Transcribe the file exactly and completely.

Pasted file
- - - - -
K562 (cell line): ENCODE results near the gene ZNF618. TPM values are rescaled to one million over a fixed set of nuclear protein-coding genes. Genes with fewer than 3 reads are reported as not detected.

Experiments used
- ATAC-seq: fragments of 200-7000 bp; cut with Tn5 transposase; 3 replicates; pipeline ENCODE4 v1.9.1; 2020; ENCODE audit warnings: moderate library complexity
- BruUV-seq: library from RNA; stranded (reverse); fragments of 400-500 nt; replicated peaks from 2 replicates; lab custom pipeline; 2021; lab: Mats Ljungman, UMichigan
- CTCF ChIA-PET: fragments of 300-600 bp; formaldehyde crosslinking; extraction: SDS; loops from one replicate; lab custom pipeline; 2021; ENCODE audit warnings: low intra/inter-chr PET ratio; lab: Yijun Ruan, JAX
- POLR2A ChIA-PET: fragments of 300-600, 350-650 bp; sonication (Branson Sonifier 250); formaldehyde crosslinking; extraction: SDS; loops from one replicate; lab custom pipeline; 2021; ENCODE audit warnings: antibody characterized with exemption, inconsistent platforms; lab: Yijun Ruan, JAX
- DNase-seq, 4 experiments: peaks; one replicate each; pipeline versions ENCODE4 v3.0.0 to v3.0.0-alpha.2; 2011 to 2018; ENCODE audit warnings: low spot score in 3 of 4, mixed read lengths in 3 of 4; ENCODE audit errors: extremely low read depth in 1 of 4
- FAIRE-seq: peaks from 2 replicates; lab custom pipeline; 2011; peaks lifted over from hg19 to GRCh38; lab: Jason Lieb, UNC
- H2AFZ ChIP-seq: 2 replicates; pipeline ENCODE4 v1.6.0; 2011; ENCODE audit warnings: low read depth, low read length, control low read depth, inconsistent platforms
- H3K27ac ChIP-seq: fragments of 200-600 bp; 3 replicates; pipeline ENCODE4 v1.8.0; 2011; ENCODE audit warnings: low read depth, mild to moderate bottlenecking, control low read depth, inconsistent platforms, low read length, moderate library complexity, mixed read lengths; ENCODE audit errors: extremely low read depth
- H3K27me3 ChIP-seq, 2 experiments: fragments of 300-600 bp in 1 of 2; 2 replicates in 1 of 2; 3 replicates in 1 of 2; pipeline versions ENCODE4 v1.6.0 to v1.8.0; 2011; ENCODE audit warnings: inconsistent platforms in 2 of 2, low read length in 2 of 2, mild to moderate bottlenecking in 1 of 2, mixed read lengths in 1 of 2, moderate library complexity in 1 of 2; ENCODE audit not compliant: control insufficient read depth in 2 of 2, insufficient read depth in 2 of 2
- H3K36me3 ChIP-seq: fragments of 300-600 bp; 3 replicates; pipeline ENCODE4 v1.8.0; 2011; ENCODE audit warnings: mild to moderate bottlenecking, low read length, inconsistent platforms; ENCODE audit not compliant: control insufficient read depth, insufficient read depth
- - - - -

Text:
K562 (cell line): ENCODE results near the gene ZNF618. TPM values are rescaled to one million over a fixed set of nuclear protein-coding genes. Genes with fewer than 3 reads are reported as not detected.

Experiments used
- ATAC-seq: fragments of 200-7000 bp; cut with Tn5 transposase; 3 replicates; pipeline ENCODE4 v1.9.1; 2020; ENCODE audit warnings: moderate library complexity
- BruUV-seq: library from RNA; stranded (reverse); fragments of 400-500 nt; replicated peaks from 2 replicates; lab custom pipeline; 2021; lab: Mats Ljungman, UMichigan
- CTCF ChIA-PET: fragments of 300-600 bp; formaldehyde crosslinking; extraction: SDS; loops from one replicate; lab custom pipeline; 2021; ENCODE audit warnings: low intra/inter-chr PET ratio; lab: Yijun Ruan, JAX
- POLR2A ChIA-PET: fragments of 300-600, 350-650 bp; sonication (Branson Sonifier 250); formaldehyde crosslinking; extraction: SDS; loops from one replicate; lab custom pipeline; 2021; ENCODE audit warnings: antibody characterized with exemption, inconsistent platforms; lab: Yijun Ruan, JAX
- DNase-seq, 4 experiments: peaks; one replicate each; pipeline versions ENCODE4 v3.0.0 to v3.0.0-alpha.2; 2011 to 2018; ENCODE audit warnings: low spot score in 3 of 4, mixed read lengths in 3 of 4; ENCODE audit errors: extremely low read depth in 1 of 4
- FAIRE-seq: peaks from 2 replicates; lab custom pipeline; 2011; peaks lifted over from hg19 to GRCh38; lab: Jason Lieb, UNC
- H2AFZ ChIP-seq: 2 replicates; pipeline ENCODE4 v1.6.0; 2011; ENCODE audit warnings: low read depth, low read length, control low read depth, inconsistent platforms
- H3K27ac ChIP-seq: fragments of 200-600 bp; 3 replicates; pipeline ENCODE4 v1.8.0; 2011; ENCODE audit warnings: low read depth, mild to moderate bottlenecking, control low read depth, inconsistent platforms, low read length, moderate library complexity, mixed read lengths; ENCODE audit errors: extremely low read depth
- H3K27me3 ChIP-seq, 2 experiments: fragments of 300-600 bp in 1 of 2; 2 replicates in 1 of 2; 3 replicates in 1 of 2; pipeline versions ENCODE4 v1.6.0 to v1.8.0; 2011; ENCODE audit warnings: inconsistent platforms in 2 of 2, low read length in 2 of 2, mild to moderate bottlenecking in 1 of 2, mixed read lengths in 1 of 2, moderate library complexity in 1 of 2; ENCODE audit not compliant: control insufficient read depth in 2 of 2, insufficient read depth in 2 of 2
- H3K36me3 ChIP-seq: fragments of 300-600 bp; 3 replicates; pipeline ENCODE4 v1.8.0; 2011; ENCODE audit warnings: mild to moderate bottlenecking, low read length, inconsistent platforms; ENCODE audit not compliant: control insufficient read depth, insufficient read depth